Stop and honor a vet today
Published 6:03 pm Monday, November 10, 2008
Today we celebrate those who have served our nation in times of war and peace — our veterans of military service.
We hold parades, and the president likely will place a wreath on the Tomb of the Unknowns at Arlington National Cemetery. Here, in Selma, we’ll remember our vets with a service at Memorial Stadium, aptly named. Those who attend would do well to pause for a while in front of the stadium to read the names of those who gave their lives during World War II, the Korean War and the Vietnam War.
This is a time to remember we still have men and women serving in various parts of the world, especially those in Iraq and Afghanistan, who face dangers most of us will never know.
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The older folks will remember this day as Armistice Day. Historians tell us Nov. 11 became known as this day in 1921, when an American soldier, whose name was “known but to God,” was buried on a hillside in Virginia across the Potomac River to Washington, D.C.
Earlier, the people of England and France had also buried an unknown soldier of World War I in their places of highest honor. For England it was Westminster Abbey. In France, it was the Arc de Triomphe.
All of the ceremonies took place on Nov. 11, which gave universal acknowledgement to the ending of World War I at the 11th hour of the 11th day of the 11th month.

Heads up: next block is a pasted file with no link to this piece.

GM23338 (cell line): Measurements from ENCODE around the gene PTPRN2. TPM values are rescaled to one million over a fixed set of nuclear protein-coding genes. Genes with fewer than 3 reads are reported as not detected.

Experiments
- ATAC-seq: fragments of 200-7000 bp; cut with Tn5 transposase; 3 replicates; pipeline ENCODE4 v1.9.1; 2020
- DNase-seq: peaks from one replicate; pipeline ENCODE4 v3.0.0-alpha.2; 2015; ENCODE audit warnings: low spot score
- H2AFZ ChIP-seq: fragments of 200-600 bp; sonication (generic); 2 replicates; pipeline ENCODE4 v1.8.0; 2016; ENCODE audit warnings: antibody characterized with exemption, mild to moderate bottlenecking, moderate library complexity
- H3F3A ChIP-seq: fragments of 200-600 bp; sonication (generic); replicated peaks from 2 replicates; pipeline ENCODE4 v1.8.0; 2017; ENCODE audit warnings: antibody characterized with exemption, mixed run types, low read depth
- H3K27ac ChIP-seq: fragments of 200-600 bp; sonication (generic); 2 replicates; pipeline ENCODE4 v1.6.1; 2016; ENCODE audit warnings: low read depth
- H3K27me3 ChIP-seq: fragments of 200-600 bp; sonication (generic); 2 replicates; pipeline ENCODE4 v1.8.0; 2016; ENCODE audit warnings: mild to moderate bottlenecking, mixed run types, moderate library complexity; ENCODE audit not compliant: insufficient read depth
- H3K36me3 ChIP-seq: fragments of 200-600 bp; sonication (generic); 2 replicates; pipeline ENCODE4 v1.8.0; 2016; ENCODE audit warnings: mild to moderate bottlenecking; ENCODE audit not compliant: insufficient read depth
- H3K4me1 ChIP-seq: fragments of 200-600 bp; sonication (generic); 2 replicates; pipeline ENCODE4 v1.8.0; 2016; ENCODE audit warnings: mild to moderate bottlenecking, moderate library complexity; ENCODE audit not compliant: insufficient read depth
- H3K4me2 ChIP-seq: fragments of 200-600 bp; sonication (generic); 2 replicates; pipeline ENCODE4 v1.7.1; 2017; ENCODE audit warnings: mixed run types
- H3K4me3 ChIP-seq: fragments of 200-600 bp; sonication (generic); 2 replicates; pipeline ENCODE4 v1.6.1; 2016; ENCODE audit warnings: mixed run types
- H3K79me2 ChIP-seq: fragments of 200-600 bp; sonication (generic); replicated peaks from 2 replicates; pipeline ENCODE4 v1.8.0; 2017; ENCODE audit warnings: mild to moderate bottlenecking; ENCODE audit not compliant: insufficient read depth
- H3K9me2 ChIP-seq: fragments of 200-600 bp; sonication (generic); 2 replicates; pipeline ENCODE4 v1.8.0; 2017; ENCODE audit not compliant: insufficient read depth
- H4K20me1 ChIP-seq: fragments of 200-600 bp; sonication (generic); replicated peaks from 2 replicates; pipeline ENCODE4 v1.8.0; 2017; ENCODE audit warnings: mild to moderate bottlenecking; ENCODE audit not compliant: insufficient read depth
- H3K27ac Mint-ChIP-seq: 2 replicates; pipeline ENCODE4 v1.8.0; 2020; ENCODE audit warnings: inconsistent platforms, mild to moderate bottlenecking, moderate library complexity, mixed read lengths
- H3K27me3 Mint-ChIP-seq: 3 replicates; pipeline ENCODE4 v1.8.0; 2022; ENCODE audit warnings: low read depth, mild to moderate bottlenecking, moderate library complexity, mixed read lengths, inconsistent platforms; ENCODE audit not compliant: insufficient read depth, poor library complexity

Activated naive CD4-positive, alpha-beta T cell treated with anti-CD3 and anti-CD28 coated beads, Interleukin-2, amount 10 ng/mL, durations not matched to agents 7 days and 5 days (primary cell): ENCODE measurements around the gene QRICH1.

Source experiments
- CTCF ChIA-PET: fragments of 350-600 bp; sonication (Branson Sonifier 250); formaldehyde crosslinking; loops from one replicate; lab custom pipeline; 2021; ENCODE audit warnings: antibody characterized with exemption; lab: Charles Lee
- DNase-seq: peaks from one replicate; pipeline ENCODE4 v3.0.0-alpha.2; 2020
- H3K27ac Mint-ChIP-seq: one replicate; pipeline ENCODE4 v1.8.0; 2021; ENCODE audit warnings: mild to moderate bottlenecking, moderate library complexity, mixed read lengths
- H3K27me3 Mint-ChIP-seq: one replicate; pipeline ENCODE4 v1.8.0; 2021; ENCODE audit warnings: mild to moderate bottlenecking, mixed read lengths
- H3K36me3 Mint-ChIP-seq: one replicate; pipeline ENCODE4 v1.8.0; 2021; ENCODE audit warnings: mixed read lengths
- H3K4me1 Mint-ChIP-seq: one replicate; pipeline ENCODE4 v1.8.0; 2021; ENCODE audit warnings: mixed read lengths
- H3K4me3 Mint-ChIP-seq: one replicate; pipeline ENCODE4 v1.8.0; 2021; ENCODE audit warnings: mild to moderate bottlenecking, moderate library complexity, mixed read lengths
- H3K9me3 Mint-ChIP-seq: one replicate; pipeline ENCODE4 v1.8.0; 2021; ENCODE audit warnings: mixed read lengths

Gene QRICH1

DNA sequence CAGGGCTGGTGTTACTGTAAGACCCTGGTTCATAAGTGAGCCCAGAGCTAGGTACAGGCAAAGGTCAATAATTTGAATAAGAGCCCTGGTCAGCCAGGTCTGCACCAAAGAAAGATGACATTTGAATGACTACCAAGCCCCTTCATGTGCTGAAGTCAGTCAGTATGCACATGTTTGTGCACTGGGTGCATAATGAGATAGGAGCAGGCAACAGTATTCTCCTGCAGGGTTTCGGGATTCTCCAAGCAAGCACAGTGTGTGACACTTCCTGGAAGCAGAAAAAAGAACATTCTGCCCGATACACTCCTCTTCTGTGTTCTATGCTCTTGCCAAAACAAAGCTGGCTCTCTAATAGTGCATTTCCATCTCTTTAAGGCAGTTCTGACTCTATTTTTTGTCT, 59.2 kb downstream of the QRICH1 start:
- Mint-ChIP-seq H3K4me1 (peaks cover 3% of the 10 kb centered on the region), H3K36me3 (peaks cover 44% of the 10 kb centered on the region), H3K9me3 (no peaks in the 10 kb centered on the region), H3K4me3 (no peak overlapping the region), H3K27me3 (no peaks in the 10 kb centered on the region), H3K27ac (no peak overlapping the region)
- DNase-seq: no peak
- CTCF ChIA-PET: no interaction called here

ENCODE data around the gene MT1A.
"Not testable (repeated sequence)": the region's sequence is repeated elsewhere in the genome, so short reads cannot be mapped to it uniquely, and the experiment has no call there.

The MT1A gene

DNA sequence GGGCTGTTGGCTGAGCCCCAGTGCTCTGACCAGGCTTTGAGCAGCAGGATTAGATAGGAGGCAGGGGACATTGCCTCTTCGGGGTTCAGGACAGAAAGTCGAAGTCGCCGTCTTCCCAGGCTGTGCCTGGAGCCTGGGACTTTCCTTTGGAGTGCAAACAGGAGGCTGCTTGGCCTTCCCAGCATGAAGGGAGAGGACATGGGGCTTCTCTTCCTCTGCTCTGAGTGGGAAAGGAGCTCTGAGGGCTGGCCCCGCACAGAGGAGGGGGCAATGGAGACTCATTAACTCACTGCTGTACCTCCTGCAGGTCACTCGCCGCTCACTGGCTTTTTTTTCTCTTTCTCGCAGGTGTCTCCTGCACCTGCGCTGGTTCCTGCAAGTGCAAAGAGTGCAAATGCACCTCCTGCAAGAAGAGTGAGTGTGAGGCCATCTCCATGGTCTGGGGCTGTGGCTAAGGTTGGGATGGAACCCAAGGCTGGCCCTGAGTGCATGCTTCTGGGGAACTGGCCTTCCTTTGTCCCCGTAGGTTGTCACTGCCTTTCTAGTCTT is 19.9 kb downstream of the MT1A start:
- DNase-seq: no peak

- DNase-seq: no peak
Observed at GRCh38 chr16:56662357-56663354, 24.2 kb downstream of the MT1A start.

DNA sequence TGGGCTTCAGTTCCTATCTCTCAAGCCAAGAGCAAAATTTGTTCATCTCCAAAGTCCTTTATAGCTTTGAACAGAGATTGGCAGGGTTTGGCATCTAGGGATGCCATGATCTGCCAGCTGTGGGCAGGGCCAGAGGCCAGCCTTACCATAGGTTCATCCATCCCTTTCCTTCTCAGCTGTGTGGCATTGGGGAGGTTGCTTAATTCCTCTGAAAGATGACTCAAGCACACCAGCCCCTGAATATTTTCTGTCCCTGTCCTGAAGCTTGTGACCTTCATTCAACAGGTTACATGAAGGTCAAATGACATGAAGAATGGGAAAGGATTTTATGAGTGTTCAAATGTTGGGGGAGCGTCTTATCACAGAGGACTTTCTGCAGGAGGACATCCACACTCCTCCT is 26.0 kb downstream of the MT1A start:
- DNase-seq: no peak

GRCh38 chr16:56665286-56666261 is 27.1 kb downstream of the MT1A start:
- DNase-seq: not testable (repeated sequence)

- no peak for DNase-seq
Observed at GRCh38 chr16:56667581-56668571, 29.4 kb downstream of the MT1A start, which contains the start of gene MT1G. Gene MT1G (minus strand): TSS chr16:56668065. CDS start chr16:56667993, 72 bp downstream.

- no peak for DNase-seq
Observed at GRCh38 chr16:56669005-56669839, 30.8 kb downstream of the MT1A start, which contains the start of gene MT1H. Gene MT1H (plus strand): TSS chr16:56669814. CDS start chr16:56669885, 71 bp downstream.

But five years past before Armistice Day official received its name in America. Twelve years after that, Armistice Day became a national holiday. And the day might have kept its name, but in 1939 World War II broke out in Europe.
Ironically, it was an Alabamian who organized a Veterans Day parade to honor all vets on Nov. 11, 1947. Later a congressman from Kansas proposed legislation that changed the name of Armistice Day to Veterans Day.
In 1954, President Eisenhower, a veteran general, signed a bill that proclaimed Nov. 11 as Veterans Day. In 1968, Congress made the holiday the fourth Monday in October, but Nov. 11 was so significant to so many Americans, Congress returned the observance of Veterans Day to its traditional date in 1978.
This is part of our shared history. It is fitting that we keep this day and remember those who have given service to their county.